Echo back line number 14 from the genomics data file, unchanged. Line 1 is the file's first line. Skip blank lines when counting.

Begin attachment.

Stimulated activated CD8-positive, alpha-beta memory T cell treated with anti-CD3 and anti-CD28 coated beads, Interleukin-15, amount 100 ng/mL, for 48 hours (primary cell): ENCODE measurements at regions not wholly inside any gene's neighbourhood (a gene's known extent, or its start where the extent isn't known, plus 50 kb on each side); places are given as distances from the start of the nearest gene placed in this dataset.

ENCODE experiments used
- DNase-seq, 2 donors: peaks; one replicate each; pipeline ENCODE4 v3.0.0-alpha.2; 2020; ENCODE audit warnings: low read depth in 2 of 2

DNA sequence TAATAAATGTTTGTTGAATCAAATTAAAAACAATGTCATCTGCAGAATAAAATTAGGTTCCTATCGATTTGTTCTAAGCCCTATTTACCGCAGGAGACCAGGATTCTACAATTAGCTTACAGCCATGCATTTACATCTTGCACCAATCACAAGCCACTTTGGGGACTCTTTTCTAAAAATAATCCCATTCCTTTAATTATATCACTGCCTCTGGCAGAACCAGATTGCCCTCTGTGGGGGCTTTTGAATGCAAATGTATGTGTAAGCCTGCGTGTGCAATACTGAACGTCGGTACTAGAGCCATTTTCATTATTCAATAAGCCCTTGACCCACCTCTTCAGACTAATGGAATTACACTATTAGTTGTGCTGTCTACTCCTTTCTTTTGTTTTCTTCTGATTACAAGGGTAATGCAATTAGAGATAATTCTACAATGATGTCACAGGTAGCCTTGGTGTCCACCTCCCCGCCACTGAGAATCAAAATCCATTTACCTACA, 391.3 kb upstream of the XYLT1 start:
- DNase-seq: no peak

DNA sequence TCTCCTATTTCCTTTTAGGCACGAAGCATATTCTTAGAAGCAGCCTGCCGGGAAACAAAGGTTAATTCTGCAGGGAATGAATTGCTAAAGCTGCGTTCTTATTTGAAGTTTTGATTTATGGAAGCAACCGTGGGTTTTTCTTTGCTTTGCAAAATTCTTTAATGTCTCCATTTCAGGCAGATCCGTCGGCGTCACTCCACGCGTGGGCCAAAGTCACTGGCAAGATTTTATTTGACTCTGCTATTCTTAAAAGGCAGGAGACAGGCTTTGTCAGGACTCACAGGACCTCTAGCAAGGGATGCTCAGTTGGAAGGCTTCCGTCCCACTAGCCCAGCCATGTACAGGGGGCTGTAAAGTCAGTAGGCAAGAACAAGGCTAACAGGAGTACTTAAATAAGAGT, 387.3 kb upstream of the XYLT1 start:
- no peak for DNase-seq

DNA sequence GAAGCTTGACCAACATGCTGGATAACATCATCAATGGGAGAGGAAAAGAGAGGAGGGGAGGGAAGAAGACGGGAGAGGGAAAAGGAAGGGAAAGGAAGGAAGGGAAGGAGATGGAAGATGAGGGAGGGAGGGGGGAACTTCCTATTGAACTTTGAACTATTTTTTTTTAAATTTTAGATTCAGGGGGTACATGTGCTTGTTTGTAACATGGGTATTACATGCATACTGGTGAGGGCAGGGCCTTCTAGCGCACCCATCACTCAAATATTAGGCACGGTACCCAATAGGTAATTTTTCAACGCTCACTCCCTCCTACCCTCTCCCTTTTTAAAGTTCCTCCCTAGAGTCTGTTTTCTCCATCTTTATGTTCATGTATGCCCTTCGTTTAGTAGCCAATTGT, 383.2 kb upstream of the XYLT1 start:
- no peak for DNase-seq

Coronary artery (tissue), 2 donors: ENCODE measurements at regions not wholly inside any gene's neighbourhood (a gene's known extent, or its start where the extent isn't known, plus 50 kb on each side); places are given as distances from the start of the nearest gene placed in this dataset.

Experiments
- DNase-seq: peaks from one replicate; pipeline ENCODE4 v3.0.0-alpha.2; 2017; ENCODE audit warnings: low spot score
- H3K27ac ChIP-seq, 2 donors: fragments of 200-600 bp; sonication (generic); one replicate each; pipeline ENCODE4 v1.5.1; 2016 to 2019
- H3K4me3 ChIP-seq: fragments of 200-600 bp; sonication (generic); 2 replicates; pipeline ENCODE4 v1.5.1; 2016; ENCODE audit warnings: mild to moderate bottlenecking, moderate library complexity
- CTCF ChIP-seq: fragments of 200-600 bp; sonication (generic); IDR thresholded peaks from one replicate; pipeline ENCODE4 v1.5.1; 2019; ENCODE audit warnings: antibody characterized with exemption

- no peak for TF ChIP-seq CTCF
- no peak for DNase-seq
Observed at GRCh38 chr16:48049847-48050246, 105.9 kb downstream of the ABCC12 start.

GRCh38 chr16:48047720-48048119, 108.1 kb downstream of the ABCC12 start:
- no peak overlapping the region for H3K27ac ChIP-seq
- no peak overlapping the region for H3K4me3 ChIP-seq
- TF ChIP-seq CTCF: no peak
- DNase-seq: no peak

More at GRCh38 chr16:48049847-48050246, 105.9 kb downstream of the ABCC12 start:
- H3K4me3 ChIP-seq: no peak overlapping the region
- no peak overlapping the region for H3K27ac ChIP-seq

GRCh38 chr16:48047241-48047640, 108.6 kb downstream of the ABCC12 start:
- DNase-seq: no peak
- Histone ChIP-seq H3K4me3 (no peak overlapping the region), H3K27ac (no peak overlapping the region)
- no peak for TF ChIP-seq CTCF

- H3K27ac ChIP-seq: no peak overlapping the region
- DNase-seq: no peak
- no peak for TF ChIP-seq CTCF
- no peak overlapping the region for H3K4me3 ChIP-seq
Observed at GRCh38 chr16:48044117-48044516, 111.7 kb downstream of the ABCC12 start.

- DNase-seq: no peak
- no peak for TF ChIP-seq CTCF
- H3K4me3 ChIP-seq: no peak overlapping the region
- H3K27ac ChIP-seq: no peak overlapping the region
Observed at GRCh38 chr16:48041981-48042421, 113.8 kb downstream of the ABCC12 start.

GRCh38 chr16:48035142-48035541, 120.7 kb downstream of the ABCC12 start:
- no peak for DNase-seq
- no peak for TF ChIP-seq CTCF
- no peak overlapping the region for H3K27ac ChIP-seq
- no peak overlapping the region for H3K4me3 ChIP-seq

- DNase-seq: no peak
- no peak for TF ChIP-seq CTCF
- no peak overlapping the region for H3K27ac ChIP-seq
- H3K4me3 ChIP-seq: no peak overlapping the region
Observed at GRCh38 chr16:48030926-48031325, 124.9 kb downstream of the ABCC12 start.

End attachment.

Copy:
- H3K4me3 ChIP-seq: fragments of 200-600 bp; sonication (generic); 2 replicates; pipeline ENCODE4 v1.5.1; 2016; ENCODE audit warnings: mild to moderate bottlenecking, moderate library complexity